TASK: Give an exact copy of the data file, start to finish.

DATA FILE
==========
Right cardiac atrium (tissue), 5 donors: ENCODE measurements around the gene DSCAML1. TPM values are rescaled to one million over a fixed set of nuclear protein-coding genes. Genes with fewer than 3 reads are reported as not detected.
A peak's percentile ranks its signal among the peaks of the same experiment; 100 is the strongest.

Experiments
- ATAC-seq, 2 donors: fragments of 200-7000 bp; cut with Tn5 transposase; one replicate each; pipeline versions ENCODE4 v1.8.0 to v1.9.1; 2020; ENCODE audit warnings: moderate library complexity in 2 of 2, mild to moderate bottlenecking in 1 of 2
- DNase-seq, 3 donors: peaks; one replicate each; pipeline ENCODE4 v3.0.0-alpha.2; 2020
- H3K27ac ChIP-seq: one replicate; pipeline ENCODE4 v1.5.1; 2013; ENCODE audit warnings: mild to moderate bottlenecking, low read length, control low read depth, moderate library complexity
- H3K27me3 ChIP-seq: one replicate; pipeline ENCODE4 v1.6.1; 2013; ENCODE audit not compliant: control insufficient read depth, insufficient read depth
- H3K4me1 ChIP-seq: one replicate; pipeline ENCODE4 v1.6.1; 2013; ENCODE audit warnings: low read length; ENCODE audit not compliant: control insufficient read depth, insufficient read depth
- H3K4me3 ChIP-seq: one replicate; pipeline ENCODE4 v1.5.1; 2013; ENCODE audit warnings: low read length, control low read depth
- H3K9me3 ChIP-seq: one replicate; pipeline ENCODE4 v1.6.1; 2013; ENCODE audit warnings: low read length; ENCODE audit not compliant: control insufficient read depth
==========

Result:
Right cardiac atrium (tissue), 5 donors: ENCODE measurements around the gene DSCAML1. TPM values are rescaled to one million over a fixed set of nuclear protein-coding genes. Genes with fewer than 3 reads are reported as not detected.
A peak's percentile ranks its signal among the peaks of the same experiment; 100 is the strongest.

Experiments
- ATAC-seq, 2 donors: fragments of 200-7000 bp; cut with Tn5 transposase; one replicate each; pipeline versions ENCODE4 v1.8.0 to v1.9.1; 2020; ENCODE audit warnings: moderate library complexity in 2 of 2, mild to moderate bottlenecking in 1 of 2
- DNase-seq, 3 donors: peaks; one replicate each; pipeline ENCODE4 v3.0.0-alpha.2; 2020
- H3K27ac ChIP-seq: one replicate; pipeline ENCODE4 v1.5.1; 2013; ENCODE audit warnings: mild to moderate bottlenecking, low read length, control low read depth, moderate library complexity
- H3K27me3 ChIP-seq: one replicate; pipeline ENCODE4 v1.6.1; 2013; ENCODE audit not compliant: control insufficient read depth, insufficient read depth
- H3K4me1 ChIP-seq: one replicate; pipeline ENCODE4 v1.6.1; 2013; ENCODE audit warnings: low read length; ENCODE audit not compliant: control insufficient read depth, insufficient read depth
- H3K4me3 ChIP-seq: one replicate; pipeline ENCODE4 v1.5.1; 2013; ENCODE audit warnings: low read length, control low read depth
- H3K9me3 ChIP-seq: one replicate; pipeline ENCODE4 v1.6.1; 2013; ENCODE audit warnings: low read length; ENCODE audit not compliant: control insufficient read depth